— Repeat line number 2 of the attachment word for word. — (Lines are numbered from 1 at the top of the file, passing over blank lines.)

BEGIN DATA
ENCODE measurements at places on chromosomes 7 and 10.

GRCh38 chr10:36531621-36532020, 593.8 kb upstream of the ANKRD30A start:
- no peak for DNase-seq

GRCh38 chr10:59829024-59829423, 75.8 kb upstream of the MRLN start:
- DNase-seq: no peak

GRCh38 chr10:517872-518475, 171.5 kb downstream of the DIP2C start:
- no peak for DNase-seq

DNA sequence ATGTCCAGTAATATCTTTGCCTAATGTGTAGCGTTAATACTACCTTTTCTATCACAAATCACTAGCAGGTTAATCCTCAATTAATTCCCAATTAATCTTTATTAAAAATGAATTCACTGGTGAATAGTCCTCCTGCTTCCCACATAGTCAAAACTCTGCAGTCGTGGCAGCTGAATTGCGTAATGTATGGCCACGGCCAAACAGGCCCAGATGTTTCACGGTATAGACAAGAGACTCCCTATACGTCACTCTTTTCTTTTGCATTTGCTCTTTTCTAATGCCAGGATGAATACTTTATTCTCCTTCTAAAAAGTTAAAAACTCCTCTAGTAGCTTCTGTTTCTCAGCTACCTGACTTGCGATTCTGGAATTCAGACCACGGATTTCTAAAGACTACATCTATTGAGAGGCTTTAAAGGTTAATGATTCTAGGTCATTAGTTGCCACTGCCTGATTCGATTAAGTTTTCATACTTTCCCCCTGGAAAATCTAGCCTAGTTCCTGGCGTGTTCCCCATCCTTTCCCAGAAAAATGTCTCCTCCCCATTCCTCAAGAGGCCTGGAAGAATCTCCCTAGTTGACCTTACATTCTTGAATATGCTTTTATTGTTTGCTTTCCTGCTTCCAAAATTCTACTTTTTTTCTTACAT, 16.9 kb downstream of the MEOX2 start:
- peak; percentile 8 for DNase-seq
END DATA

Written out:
GRCh38 chr10:36531621-36532020, 593.8 kb upstream of the ANKRD30A start: